Fears Satanists could target historic house on banks of Loch Ness
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Plans for 10 holiday lodges on land near the former home of Aleister Crowley, the self-professed “wickedest man in the world”, have given rise to fears it could become a Satanist pilgrimage site.
Objectors to the development at Boleskine House, near Foyers, say they are worried for children and vulnerable adults in the area.
But trustees of the Boleskine House Foundation have vehemently denied the claims.
Keith Readdy, who purchased Boleskine House on the banks of Loch Ness with wife Kyra in July 2019 before placing the fire-damaged ancient mansion into the care of a charitable foundation, said it was explicitly against the charity’s constitution.
The planning application, lodged under the mansion house’s Gaelic name of Baile Os Ceann, includes a proposal to create 10 holiday “twin units” on the site with a reception area, storage and car parking as well as reinstatement and alterations to the main house and the installation of a sewage treatment plant.
Guided tours of parts of the main building and grounds are planned.
In an email leaked to the Inverness Courier from a complainer, Naomi King, she claims her comments on the council’s planning portal had been “sanitised” – with all references to Satanism removed.
She believes that if the development goes ahead “that place will become a major Satanic temple and a hub for Satanist abusers from across the world to visit”.
The Fresh Start Foundation, which bills itself as a Scottish not for profit group helping child sexual abuse victims and survivors, has also contacted the Courier to allege the foundation is a front for the Ordo Templi Orientis (OTO) – a Satanist organisation.
OTO is said to be the secret society that occultist Aleister Crowley led in the early 1900s.
A spokesman for the Fresh Start Foundation said: “The importation of Satanic ideas and Satanist adherents into the Highlands poses a threat to the local community, especially to children and vulnerable adults. This matter must not be ignored.”
Objections have prompted Boleskine House Foundation to issue a robust defence of its planning application.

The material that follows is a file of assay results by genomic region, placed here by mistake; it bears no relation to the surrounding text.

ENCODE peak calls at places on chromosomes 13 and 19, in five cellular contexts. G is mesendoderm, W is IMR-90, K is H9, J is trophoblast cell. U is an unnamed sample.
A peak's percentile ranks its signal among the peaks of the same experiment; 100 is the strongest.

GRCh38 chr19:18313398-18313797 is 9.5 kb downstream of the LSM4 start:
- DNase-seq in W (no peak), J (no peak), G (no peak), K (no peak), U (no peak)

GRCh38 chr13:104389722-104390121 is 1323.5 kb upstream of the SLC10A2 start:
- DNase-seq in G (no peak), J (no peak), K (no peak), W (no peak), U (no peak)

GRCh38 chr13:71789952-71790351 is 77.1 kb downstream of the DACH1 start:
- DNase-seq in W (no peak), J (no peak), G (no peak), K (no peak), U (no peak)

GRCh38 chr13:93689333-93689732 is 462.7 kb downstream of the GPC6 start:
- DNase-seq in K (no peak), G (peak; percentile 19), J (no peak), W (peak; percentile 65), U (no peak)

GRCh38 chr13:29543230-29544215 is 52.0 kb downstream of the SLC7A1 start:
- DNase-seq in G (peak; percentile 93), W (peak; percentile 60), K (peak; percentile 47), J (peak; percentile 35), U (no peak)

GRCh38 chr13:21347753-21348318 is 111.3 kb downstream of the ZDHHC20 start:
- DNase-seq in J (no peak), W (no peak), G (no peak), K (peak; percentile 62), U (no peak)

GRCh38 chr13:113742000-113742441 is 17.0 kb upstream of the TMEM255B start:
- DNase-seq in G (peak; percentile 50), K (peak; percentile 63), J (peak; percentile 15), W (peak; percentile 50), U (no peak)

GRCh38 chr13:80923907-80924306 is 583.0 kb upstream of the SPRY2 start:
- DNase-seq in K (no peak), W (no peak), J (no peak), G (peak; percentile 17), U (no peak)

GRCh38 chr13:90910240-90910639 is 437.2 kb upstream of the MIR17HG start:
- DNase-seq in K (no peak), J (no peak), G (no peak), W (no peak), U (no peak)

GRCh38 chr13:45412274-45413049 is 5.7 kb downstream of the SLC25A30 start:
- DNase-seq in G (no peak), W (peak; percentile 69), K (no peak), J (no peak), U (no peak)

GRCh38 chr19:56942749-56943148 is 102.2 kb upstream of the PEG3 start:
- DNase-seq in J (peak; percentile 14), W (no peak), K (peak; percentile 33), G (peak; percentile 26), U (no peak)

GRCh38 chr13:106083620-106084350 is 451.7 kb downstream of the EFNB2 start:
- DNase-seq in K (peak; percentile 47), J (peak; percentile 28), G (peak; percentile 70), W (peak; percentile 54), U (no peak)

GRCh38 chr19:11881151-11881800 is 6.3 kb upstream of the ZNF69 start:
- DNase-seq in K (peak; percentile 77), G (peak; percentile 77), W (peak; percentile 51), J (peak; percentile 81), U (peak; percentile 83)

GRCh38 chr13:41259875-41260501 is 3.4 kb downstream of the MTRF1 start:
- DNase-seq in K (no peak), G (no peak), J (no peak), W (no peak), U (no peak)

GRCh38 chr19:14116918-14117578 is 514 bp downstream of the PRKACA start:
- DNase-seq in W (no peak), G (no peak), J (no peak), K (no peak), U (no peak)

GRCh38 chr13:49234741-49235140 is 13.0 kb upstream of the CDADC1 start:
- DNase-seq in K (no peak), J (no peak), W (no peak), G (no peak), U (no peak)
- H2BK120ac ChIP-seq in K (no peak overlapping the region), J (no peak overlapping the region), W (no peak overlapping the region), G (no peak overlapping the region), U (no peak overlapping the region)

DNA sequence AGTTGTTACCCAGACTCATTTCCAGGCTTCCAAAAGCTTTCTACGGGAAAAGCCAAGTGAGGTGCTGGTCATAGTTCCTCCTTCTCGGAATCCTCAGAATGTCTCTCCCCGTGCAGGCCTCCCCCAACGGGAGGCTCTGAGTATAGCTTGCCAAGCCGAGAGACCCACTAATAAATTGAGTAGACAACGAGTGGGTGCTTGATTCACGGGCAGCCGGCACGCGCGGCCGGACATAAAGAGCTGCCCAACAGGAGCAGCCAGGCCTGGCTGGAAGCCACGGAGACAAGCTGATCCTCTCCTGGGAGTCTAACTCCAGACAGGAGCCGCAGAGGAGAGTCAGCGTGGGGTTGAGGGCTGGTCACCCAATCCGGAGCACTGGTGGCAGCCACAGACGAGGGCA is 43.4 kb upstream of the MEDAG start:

It stated: “The charity has been formed to safeguard the future of the Boleskine House Estate so that it is secured for the local, national and international communities that value it as a place of historical significance.
“The Boleskine House Foundation’s ambition for Boleskine House is to conserve and to sympathetically rebuild the Category B Listed structure back to residential use, while also allowing limited guided tours of the impressive public rooms and external grounds. The purpose of the guided tours being to answer the present public interest in the fascinating history of the site as well as to promote the ethos of historic building conservation.
“The house’s previous proprietors (most notably, parliamentary diplomat Archibald Campbell Fraser of Lovat, mountaineer and esoteric author Aleister Crowley and rock and roll musician Jimmy Page of Led Zeppelin fame) are all a part of the story of the place but they do not directly influence its future use.
“There is no intention for the house to become a place of pilgrimage or ritual, nefarious or otherwise.”
Mr Readdy, who published the book One Truth and One Spirit: Aleister Crowley’s Spiritual Legacy, said he was a property developer with an academic interest in the history of the house.
He added: “It is strange that we are never accused of giving guitar lessons or recruiting people to fight in a Jacobite uprising, yet these unfounded allegations about Satanism continue to be made about our work.”
It is understood Highland councillors will discuss the plans next month.